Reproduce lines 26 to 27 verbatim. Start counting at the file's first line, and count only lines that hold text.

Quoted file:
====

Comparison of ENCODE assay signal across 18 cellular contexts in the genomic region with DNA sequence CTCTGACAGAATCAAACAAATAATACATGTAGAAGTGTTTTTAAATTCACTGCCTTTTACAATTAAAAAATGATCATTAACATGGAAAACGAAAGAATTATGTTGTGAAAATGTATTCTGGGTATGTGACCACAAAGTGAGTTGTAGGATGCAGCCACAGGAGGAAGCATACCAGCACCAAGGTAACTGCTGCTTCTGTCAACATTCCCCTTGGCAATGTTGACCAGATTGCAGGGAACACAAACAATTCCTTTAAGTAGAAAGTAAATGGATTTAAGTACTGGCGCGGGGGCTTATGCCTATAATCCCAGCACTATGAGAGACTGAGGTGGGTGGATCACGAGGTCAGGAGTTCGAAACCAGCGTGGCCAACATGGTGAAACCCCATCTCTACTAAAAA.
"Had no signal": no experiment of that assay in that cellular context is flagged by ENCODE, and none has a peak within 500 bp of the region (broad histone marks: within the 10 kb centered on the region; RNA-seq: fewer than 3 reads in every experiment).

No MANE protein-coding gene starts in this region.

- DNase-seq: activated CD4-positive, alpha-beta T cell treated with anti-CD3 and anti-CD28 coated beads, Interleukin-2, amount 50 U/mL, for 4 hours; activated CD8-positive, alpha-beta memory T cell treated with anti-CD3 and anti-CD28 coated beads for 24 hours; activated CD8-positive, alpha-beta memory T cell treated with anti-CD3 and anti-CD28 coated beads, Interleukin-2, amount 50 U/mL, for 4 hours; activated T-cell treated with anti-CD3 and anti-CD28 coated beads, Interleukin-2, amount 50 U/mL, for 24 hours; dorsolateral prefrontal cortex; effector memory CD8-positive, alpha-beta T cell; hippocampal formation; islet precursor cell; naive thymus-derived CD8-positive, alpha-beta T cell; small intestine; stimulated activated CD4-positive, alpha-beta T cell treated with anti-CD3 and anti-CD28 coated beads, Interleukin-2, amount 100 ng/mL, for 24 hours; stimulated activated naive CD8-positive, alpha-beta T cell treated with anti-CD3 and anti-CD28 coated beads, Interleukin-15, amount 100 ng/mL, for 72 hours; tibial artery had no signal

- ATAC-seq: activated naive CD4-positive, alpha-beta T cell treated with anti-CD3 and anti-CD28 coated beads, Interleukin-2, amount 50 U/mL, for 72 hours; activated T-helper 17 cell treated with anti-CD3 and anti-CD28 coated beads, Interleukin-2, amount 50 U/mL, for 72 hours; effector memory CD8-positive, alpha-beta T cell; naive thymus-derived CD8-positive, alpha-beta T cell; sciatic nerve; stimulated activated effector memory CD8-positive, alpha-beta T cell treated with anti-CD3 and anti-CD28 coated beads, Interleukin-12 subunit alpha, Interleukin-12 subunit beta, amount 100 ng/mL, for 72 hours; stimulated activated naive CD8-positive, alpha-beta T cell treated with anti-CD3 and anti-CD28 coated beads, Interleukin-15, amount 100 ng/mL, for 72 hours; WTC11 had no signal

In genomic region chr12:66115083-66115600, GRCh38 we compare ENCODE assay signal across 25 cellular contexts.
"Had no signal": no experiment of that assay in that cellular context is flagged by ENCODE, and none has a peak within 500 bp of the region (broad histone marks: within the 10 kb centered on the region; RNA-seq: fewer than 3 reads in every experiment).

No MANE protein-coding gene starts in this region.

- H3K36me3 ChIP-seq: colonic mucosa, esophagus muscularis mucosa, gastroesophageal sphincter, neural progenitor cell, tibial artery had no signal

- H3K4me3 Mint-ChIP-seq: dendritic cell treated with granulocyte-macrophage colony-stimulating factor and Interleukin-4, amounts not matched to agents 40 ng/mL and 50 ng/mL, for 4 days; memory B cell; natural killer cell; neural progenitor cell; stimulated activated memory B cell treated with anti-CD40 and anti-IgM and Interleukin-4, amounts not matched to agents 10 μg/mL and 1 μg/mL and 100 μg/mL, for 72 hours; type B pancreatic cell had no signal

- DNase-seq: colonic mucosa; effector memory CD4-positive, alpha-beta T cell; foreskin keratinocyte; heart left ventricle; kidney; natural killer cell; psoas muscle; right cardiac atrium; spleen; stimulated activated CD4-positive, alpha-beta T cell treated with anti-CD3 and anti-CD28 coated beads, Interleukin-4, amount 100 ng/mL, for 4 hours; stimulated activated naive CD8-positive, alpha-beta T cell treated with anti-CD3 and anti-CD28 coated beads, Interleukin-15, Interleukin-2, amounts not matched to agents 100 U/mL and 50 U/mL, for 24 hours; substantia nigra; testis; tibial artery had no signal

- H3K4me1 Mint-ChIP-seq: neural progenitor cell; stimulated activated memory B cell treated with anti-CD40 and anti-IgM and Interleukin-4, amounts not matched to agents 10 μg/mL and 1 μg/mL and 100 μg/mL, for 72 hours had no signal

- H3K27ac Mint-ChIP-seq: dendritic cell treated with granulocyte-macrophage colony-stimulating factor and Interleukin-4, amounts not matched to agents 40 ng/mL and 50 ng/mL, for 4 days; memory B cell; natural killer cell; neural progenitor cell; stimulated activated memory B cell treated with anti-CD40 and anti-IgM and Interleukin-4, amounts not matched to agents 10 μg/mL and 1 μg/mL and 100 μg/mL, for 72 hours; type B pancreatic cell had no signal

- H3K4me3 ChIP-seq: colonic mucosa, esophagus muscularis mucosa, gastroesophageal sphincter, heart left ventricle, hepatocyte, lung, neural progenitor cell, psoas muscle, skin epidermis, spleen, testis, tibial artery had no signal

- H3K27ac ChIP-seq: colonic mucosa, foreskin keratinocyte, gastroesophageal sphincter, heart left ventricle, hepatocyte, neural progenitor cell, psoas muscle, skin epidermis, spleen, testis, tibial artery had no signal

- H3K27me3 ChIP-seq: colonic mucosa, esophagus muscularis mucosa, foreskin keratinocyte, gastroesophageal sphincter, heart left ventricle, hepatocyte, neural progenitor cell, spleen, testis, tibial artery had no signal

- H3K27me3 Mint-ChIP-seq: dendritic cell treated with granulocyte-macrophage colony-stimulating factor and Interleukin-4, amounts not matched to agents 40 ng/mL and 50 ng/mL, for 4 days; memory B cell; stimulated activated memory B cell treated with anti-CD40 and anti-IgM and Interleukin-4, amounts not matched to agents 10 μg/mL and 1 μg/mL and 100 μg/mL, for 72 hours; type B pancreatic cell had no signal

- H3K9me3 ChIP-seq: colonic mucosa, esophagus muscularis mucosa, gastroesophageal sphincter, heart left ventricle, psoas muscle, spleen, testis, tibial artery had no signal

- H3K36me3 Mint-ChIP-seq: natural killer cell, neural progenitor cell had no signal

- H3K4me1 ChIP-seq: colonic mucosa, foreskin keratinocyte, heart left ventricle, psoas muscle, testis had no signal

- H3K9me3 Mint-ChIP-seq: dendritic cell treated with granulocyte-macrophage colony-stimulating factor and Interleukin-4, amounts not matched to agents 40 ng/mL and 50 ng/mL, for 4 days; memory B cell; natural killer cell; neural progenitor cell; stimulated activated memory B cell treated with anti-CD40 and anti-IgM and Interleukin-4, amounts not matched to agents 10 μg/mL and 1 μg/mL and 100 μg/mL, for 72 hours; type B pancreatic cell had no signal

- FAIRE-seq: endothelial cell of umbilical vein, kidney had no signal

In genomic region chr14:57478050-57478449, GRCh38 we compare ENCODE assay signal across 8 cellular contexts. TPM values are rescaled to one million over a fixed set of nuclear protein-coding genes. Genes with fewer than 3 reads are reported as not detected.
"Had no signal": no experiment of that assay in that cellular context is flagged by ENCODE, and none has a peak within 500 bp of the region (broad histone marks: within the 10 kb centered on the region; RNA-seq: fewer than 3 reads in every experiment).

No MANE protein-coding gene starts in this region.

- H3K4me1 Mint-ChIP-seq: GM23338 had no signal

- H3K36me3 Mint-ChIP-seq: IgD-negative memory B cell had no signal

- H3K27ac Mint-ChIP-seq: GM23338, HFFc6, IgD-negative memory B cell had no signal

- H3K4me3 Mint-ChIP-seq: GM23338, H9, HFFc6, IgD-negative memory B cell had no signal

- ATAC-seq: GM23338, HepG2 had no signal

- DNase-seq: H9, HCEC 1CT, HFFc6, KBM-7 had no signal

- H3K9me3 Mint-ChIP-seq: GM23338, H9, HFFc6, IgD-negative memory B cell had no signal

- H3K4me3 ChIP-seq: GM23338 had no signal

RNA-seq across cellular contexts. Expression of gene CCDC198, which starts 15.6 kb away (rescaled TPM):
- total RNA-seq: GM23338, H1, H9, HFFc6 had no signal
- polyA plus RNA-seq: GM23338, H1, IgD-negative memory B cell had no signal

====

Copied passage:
- H3K4me1 Mint-ChIP-seq: GM23338 had no signal

- H3K36me3 Mint-ChIP-seq: IgD-negative memory B cell had no signal